Jac Lightning gasped!
There wasn’t anything of woman-born that got the Lightning Marshal to do more than raise an eyebrow or narrow a stare – being that the Lightning clan were possessed of a confidence that meant any surprise could, at worst, be shot dead – but for Hans Octavius Wilhem and Wendell Caine, the prospect of racing to their partner’s aid was outdone by the fact that she’d be fixing to shoot somebody and what had caused her to gasp was, in part, their fault.
There were even fewer things got Jac Lightning into petticoats, dresses and corsetry.
One knee braced against her back, two hands pulling back on string that would make any beast of burden, no matter how mistreated, thank its rider for their kindness; the Lightning Marshal swore things to Annie, one of the girls of Etheric Delighs, that would turn the most vicious desperado into a whipped cur.
Annie kept tugging, Jac’s epithet lost as air bolted out of her lungs like a stallion near a wasp nest. The girl had something on her side that trumped a Lightning’s curse:
A Lightning’s pride; and Jac Lightning was going to be a lady, dammit!
It was the other side of Pay Day in the small town of Ascension. The workers of Colt Industries and Ithaca Rifling Company had, once again, descended on the town like cash-laden hurricane and had cleared it of almost every bottle and woman bearing a price tag. Despite the frivolity, no laws were broke and people made sure to tip their hat or shake the hands of the marshals when they saw them patrol. The lawmen, as well as Pinkerton Detective James Lovelace, had saved the town from fiery ruin while dooming perpetual menace ‘Spokey Sampon’ to that very fate.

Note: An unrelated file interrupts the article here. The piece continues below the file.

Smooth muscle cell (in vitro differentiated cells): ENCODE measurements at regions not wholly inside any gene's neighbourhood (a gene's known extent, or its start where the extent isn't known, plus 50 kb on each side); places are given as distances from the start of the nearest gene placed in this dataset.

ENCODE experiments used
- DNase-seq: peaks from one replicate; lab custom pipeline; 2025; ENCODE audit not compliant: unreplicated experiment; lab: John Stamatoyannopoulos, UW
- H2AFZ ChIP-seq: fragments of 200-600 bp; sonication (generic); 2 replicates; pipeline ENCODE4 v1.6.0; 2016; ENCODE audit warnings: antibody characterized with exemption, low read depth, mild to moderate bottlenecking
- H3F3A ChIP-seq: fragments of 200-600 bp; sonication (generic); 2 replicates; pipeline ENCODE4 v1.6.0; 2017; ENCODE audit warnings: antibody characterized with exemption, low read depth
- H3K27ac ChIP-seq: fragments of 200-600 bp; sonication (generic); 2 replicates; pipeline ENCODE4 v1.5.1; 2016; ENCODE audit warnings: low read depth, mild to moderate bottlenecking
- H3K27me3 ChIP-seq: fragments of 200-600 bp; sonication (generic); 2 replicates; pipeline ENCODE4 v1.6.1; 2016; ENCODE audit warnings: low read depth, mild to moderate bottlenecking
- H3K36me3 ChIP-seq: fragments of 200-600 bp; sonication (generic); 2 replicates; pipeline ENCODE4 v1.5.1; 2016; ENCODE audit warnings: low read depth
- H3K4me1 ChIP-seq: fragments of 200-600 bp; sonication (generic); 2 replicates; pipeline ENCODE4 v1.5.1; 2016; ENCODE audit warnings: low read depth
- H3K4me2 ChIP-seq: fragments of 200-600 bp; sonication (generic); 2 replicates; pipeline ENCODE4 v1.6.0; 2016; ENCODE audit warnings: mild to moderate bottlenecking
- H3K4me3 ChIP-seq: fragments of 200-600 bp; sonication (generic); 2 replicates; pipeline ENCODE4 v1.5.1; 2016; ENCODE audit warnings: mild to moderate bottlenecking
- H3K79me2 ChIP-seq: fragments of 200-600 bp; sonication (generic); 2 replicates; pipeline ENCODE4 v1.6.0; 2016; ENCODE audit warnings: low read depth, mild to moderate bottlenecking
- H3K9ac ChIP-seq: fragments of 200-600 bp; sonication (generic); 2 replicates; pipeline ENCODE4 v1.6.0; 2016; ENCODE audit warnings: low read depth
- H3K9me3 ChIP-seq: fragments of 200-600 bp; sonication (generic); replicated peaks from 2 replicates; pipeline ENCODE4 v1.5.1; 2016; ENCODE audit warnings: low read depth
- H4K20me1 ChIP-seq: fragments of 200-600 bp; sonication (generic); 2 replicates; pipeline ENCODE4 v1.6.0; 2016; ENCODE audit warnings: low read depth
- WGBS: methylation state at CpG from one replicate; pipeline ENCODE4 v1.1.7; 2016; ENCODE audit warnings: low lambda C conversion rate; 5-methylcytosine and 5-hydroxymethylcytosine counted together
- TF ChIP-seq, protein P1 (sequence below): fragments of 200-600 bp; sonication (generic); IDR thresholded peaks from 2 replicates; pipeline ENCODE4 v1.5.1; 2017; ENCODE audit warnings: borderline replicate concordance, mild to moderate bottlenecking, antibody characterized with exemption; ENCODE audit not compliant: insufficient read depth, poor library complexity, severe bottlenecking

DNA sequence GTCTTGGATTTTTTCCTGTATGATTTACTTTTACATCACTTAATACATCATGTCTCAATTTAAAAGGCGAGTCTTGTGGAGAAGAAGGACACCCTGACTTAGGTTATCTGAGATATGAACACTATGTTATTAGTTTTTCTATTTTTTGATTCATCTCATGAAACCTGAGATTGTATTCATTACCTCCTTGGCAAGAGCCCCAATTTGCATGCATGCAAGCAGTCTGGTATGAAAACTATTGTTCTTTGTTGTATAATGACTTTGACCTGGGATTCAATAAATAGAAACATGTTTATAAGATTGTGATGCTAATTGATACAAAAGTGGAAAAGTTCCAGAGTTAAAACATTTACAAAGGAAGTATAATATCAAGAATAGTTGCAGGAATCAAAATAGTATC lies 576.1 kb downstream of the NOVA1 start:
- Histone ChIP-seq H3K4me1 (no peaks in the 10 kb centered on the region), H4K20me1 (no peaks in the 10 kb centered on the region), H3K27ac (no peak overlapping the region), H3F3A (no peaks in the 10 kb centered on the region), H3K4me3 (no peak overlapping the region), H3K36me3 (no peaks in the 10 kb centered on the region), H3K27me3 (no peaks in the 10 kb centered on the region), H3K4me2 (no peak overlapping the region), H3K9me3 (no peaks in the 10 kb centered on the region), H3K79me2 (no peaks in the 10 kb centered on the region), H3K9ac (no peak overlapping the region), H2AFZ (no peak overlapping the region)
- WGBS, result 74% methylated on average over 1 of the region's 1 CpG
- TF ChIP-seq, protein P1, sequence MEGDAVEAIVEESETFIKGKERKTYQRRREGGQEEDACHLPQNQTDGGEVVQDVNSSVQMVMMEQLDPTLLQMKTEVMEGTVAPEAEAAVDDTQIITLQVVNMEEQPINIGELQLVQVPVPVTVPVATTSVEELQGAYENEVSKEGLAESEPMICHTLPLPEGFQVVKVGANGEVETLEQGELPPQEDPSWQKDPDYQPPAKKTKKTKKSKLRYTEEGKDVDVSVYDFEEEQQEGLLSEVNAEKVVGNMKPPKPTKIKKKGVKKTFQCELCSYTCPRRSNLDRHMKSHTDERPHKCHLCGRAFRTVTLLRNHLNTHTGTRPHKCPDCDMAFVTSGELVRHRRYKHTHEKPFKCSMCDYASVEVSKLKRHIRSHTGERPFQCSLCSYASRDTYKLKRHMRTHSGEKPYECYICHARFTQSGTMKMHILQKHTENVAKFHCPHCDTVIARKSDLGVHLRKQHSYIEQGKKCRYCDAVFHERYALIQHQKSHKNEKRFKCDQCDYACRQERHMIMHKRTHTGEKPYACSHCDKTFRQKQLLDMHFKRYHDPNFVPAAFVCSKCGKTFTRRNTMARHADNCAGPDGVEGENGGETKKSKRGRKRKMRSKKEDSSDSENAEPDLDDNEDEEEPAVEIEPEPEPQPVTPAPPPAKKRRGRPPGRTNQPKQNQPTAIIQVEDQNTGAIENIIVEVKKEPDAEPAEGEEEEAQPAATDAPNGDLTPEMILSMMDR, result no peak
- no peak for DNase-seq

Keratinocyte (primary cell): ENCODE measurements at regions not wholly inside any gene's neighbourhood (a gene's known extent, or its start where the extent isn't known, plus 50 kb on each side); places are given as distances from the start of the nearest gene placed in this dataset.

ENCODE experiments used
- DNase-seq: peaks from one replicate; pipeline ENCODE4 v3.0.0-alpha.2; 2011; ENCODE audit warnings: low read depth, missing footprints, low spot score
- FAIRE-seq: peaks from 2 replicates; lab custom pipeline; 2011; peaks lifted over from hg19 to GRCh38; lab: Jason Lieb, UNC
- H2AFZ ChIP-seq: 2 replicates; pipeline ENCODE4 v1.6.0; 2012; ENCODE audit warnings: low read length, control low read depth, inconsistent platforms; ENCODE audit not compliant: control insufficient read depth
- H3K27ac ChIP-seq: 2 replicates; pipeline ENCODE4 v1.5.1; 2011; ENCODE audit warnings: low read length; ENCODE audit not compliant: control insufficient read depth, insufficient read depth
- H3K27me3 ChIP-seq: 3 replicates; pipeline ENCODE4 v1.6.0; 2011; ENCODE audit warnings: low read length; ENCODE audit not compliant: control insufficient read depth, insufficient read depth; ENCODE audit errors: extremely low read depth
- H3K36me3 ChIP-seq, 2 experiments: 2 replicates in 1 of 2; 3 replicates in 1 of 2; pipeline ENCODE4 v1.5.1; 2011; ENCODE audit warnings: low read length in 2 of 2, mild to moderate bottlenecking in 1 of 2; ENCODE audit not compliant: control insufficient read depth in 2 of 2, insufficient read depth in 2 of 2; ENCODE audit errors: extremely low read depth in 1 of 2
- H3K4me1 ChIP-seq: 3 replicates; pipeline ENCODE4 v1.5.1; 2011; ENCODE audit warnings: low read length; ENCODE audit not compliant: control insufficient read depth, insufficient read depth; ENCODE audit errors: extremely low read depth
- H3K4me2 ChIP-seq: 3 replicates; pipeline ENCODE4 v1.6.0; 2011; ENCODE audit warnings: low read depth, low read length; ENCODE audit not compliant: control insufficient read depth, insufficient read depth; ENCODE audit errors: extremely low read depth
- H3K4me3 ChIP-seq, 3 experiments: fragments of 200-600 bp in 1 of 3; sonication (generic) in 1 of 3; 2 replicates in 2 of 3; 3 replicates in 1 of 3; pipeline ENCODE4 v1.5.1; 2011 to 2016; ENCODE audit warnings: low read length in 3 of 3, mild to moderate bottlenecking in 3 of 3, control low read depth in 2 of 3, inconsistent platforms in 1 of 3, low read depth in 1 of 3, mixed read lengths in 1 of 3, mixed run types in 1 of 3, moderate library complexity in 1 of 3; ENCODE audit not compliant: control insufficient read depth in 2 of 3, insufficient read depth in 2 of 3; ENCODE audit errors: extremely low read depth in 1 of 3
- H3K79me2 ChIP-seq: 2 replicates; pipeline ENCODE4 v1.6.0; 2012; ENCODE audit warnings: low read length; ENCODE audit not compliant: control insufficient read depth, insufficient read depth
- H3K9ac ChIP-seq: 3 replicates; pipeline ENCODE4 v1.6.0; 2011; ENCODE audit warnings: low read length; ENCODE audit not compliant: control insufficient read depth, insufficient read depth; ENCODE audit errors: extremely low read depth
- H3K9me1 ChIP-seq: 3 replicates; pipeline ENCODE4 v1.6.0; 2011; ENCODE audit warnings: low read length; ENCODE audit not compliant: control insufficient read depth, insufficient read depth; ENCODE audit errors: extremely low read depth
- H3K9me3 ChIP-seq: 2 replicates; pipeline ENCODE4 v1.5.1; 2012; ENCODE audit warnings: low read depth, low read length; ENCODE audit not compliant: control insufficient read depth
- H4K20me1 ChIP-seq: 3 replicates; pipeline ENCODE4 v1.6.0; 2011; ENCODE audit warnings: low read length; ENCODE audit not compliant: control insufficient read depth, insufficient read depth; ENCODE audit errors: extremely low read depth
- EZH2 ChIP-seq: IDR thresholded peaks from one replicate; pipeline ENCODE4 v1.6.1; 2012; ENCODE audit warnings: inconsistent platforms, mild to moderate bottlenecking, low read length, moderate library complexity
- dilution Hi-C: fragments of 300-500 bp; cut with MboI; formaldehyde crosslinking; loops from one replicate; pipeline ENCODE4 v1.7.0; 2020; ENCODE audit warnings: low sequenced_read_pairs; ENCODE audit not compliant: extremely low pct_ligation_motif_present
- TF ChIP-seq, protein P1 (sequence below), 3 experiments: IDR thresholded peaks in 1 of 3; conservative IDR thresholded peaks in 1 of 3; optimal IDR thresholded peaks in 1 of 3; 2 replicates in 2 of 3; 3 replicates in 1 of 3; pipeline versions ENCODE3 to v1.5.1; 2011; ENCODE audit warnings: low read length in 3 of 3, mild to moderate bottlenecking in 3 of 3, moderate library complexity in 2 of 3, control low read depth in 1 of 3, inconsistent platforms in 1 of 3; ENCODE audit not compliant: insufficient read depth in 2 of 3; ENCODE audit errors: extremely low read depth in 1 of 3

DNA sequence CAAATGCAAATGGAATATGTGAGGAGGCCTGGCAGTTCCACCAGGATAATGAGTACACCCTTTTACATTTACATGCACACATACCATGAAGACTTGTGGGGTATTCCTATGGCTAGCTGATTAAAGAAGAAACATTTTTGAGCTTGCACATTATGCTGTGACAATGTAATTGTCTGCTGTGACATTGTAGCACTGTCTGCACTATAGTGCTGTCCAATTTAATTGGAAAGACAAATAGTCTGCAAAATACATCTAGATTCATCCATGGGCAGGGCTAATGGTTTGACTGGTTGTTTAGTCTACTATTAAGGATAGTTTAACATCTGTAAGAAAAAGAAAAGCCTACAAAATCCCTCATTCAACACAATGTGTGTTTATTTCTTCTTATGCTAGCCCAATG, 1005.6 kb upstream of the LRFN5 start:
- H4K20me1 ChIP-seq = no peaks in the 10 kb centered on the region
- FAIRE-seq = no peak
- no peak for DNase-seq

With the town safe, though shy a marshal’s office resulting from the battle, the town hadn’t been this quiet since the death of Harry Winsome. Spokey’s criminal empire in tatters made the job of upholding the law a lot easier in Ascension. The most contentious affair to occur was the growing battle between Buckshot Buchannan of the Ignit-Inn and James Brasshorn of Brasshorn’s Tavern as each campaigned for the office of Mayor of Ascension. The town was inundated with posters, banners and ribbons that proclaimed the virtues of one and extolling the vices of the other. It affected the town insofar as it meant each drink seemed to come with a campaign pledge, which hadn’t done each business very well until it was announced by each bartender that their first act of office would be a free round for whoever voted for them.
Other than slower whiskey and some name-calling, it was a war that, in light of everything that had happened to Ascension since their arrival, the marshals were content to let lie.
Jac Lightning and Wendell Caine lazed on the porch while Hans Octavius Wilhem was busy finishing the new office around them.
“…as in person ov ill vill, or a chicken,” Octavius was explaining in between hammering nails into the shingles on the roof.
“Why don’t you just call them a chicken?” Jac Lightning asked, a pen in her hand staining an already ink-blot heavy piece of paper addressed to Ma Lightning.
“It’s a family name zhat’s spelled differently: F-O-W-L,” Octavius continued, as did the hammering. “Like tigers and cats.”
“Tigers and cats are of the same family?” Jac asked agog at the revelation.
Octavius sighed. “Surely even you can tell zhe similarities between zhem.”
“Well yeah,” Jac retorted, a little indignant at being treated like a fool. “I just figured cats grew into tigers,”